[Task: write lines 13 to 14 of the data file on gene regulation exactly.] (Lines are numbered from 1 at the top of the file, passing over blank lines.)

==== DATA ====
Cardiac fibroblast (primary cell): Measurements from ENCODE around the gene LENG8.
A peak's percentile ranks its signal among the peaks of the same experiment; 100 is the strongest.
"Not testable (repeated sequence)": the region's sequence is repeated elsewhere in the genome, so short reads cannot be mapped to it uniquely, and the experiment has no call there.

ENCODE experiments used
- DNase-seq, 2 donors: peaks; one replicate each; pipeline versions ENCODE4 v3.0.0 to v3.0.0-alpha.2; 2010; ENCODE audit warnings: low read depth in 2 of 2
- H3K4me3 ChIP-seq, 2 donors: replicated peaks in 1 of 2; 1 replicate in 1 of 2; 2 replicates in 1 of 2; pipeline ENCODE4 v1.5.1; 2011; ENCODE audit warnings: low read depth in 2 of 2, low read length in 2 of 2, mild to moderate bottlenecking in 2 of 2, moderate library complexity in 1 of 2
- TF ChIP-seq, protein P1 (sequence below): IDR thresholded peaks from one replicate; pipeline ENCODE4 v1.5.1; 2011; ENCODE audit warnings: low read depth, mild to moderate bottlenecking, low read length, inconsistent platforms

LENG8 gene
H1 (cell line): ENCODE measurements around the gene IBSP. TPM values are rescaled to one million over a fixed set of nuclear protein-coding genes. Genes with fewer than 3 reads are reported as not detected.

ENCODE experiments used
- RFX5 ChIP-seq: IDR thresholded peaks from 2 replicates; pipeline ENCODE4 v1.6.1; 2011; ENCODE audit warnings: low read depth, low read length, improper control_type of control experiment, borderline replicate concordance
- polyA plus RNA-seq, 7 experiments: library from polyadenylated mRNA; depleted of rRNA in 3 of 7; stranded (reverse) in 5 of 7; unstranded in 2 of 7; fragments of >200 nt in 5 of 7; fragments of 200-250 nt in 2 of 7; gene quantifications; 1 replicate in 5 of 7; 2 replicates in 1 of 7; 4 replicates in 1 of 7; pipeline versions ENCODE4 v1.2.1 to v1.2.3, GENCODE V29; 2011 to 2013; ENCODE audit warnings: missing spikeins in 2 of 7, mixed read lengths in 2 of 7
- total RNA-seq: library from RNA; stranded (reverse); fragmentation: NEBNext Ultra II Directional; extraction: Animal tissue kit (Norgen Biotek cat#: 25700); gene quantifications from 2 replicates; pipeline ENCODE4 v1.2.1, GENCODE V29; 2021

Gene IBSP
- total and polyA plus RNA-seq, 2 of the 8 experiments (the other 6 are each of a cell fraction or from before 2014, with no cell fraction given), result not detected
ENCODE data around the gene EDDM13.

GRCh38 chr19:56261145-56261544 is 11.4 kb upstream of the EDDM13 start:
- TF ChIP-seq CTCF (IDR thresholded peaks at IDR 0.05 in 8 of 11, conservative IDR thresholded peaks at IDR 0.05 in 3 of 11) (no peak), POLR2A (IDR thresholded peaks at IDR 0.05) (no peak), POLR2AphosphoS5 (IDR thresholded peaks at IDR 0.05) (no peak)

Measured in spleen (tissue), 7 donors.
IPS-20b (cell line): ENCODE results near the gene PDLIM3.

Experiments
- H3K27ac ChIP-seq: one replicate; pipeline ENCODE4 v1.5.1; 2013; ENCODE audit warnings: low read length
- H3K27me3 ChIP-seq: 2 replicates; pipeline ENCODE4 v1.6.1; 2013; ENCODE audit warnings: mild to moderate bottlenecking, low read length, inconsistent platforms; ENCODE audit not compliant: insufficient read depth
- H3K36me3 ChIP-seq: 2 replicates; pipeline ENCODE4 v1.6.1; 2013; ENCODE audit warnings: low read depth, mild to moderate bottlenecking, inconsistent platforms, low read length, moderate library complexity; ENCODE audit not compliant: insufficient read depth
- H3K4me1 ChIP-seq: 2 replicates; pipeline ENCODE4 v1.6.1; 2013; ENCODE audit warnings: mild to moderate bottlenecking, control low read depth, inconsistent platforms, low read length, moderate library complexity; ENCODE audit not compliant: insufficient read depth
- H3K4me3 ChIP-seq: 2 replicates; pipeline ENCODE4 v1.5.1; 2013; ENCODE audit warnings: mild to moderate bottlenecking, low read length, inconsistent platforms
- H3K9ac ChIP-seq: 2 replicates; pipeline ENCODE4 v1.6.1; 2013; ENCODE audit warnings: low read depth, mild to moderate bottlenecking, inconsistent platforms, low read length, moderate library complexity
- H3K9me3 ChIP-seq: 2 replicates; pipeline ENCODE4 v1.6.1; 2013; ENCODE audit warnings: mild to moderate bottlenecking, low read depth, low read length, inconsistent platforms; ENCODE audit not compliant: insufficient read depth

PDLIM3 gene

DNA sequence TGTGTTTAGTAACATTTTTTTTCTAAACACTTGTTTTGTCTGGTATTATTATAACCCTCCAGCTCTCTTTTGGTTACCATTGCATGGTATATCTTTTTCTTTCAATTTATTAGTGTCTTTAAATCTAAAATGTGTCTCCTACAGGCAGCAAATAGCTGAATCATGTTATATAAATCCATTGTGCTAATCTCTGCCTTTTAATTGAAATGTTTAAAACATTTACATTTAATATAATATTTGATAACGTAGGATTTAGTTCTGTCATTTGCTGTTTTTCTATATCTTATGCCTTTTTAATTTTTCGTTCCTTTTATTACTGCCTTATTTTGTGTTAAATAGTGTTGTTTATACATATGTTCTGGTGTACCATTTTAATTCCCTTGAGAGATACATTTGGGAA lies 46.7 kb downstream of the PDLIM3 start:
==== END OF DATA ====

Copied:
- total RNA-seq: library from RNA; stranded (reverse); fragmentation: NEBNext Ultra II Directional; extraction: Animal tissue kit (Norgen Biotek cat#: 25700); gene quantifications from 2 replicates; pipeline ENCODE4 v1.2.1, GENCODE V29; 2021

Gene IBSP